Nature has a better way of spreading great wisdom. The most complicated wisdom yet discovered by humanity is the human genome, which took legions of scientists many years to decode. Yet human genes are spread by billions of people with no genetic education and nothing but on-the-job training. How can this be?

   Nature’s way of spreading human genes begins with attraction of one person to another. If they’re attracted enough to each other, they mate, they breed (not necessarily in that order) and they pass down their genetic material. What is the secret?

   Look at the young woman in the image above, having lunch on the streets of Paris. Judging by appearances, one would have to say that she is quite likely to spread her genes because she is attractive. But she likely would tell you immediately that “there’s much more to me than just my appearance.” And she would be correct. Nature, you see, embeds wisdom (the genetic code) in beauty. People don’t have to know anything about the genetic code in order to spread it... they simply have to be attracted to a person with whom they want to spread it... and the code they are spreading is so much greater than the attraction that led them to that person to begin with.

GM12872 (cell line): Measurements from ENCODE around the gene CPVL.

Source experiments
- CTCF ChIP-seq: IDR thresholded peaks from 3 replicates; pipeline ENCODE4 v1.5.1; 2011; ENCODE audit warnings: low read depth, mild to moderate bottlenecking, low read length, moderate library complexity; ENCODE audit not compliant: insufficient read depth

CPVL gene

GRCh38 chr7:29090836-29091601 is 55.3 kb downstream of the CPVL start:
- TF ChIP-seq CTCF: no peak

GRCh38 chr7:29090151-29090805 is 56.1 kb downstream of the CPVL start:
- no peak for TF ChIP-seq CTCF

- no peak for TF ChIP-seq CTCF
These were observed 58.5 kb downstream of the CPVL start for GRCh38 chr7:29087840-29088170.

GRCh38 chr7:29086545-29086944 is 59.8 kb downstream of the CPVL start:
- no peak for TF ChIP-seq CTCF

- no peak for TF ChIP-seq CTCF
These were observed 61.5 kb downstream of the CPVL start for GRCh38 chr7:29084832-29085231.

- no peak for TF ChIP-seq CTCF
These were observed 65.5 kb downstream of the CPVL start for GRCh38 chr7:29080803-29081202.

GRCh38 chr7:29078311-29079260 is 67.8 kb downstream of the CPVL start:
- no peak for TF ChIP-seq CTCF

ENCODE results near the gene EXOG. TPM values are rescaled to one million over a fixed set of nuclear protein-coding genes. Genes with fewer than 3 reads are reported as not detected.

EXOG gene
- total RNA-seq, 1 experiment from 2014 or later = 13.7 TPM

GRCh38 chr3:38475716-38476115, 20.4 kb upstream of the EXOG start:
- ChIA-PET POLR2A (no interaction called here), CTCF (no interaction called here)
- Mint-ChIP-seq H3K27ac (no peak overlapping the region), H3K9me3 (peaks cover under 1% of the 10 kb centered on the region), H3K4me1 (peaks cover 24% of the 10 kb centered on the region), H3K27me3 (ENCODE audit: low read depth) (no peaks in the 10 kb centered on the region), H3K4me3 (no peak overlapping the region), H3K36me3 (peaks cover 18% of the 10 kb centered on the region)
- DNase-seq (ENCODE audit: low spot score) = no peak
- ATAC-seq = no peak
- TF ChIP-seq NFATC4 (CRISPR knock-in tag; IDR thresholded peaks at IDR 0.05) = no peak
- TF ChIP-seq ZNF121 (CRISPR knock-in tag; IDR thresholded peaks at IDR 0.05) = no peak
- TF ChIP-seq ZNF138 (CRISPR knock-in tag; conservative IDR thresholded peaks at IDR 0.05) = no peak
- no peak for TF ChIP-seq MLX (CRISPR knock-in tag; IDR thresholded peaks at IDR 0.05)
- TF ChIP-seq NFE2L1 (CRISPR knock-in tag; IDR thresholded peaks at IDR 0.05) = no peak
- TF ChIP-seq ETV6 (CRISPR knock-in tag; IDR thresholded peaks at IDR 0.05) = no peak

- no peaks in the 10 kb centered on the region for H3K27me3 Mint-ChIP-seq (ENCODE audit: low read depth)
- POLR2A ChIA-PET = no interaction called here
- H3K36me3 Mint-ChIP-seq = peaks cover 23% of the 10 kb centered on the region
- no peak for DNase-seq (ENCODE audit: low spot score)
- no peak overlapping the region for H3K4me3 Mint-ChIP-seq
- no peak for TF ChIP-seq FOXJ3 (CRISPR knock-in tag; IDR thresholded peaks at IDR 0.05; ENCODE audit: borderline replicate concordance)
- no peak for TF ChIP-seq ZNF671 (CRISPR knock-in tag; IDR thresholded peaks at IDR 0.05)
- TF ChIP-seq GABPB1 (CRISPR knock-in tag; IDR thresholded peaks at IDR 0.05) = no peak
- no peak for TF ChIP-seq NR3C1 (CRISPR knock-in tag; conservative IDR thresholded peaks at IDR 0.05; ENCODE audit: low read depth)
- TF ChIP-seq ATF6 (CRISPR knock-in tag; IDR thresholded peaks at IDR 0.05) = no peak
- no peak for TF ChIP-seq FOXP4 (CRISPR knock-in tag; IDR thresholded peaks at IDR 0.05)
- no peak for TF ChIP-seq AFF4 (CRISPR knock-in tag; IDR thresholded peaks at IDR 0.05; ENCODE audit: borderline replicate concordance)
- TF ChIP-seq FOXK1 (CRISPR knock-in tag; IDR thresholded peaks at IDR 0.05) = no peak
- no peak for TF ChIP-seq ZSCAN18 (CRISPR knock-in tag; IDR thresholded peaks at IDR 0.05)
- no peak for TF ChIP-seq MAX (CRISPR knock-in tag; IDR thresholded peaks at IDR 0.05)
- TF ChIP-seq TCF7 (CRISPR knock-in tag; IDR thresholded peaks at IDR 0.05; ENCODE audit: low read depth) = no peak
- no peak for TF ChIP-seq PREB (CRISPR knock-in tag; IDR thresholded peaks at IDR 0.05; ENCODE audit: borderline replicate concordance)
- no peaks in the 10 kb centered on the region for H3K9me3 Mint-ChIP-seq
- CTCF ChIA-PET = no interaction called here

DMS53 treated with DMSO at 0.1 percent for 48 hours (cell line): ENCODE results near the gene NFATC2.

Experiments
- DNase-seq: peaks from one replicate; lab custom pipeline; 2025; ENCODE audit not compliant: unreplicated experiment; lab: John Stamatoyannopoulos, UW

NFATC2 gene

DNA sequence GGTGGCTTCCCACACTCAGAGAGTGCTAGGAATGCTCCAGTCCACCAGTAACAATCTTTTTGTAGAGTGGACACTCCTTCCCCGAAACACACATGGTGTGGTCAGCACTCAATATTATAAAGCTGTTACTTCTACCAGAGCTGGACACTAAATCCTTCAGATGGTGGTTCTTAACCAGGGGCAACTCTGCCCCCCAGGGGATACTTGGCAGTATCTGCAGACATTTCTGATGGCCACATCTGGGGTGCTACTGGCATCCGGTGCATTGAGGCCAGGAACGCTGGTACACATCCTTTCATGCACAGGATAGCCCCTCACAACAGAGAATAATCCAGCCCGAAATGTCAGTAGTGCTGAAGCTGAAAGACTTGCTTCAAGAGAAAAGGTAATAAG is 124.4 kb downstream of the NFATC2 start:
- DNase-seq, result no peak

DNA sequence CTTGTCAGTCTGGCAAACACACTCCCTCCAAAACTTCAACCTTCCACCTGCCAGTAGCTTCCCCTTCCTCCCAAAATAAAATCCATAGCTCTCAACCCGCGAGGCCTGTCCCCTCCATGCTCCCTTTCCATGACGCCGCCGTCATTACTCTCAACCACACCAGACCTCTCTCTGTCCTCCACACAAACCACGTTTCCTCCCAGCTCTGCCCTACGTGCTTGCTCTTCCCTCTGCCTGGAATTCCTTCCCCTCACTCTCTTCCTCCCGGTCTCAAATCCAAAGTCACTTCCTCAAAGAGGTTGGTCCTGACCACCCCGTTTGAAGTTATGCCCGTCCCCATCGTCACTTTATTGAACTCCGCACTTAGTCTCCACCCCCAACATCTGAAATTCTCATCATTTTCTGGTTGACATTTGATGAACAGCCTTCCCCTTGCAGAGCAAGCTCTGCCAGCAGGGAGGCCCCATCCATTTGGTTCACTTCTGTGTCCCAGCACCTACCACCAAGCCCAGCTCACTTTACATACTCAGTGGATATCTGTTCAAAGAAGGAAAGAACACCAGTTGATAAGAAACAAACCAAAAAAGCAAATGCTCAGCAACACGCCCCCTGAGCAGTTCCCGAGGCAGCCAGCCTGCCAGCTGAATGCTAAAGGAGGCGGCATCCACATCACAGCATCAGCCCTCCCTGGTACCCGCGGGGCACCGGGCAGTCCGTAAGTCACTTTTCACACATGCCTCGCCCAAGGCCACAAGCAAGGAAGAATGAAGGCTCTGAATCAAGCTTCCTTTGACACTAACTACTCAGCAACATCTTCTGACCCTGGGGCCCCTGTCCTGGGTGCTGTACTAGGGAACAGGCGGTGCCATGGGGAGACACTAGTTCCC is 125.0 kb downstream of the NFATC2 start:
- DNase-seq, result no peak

eave in the Tuscan town of Pienza

   Architecture once did something very similar. Someone might work for years to figure out the best possible eave for a region of the world, for example. They might do countless calculations of sun angles, storm winds, etc., and might do numerous experiments. But if they can then embed that wisdom in beauty by designing the eave in such a manner that the people of the region consider it to be beautiful, then nobody else needs to do the calculations, or the experiments, or show their work; they simply need to love the pattern. This embedding of wisdom within beauty is the beginning of a living tradition because it creates something that all the people can embrace.

   Sustainability must engage the townspeople, not just the experts because there is only so much that the experts can do. Sustainability cannot be something that “they” do for us. Rather, sustainability must be characterized as “this is something I will do.” So sustainability actually requires living traditions. As a matter of fact, sustainability has never occurred without living traditions. Because only a living tradition has the power to spread wisdom so broadly using a vehicle so efficient as love. If it cannot be loved, it will not last. And if it will not last, it is not sustainable.